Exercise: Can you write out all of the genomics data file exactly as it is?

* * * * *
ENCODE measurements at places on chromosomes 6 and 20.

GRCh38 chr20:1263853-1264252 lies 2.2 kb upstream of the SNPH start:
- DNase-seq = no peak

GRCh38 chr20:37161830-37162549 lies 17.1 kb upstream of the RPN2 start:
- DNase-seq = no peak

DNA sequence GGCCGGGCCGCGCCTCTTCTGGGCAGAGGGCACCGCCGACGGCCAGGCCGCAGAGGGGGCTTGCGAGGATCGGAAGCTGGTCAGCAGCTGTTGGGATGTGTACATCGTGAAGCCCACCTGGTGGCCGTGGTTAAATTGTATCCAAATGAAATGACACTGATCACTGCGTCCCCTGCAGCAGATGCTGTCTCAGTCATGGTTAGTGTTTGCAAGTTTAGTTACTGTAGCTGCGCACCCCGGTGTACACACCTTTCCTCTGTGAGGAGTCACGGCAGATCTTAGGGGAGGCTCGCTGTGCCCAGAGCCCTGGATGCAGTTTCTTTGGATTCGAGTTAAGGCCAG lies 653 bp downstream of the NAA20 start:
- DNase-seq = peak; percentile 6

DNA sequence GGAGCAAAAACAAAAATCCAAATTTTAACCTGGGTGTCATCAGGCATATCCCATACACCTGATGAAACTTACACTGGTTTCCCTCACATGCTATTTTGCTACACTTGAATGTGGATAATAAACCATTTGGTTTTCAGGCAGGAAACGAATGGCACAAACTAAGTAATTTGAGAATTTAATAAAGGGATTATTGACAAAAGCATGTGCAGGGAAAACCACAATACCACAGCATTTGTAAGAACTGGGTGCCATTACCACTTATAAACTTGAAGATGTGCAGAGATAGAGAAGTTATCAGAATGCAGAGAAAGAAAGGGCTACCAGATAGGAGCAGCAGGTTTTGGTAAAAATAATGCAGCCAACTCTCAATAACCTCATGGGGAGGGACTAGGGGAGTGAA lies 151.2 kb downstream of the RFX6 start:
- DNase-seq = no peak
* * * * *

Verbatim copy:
ENCODE measurements at places on chromosomes 6 and 20.

GRCh38 chr20:1263853-1264252 lies 2.2 kb upstream of the SNPH start:
- DNase-seq = no peak

GRCh38 chr20:37161830-37162549 lies 17.1 kb upstream of the RPN2 start:
- DNase-seq = no peak

DNA sequence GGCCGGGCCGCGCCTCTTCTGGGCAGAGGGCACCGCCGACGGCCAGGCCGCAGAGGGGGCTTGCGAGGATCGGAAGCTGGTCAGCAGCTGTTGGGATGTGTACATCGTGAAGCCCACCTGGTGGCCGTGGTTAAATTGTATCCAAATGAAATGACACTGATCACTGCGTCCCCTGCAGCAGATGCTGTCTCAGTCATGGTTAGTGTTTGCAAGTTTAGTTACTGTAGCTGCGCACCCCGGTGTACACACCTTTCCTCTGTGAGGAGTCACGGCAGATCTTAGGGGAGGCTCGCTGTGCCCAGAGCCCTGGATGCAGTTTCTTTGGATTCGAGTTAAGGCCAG lies 653 bp downstream of the NAA20 start:
- DNase-seq = peak; percentile 6

DNA sequence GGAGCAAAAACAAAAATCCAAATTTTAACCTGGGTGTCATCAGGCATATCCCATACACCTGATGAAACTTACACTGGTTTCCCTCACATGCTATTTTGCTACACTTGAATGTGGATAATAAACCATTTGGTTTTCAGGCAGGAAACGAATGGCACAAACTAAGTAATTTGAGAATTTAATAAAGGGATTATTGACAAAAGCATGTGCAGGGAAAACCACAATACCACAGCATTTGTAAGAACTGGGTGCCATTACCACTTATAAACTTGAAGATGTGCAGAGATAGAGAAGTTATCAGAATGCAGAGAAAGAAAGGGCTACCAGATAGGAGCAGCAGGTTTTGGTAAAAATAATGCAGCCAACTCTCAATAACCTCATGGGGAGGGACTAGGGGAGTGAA lies 151.2 kb downstream of the RFX6 start:
- DNase-seq = no peak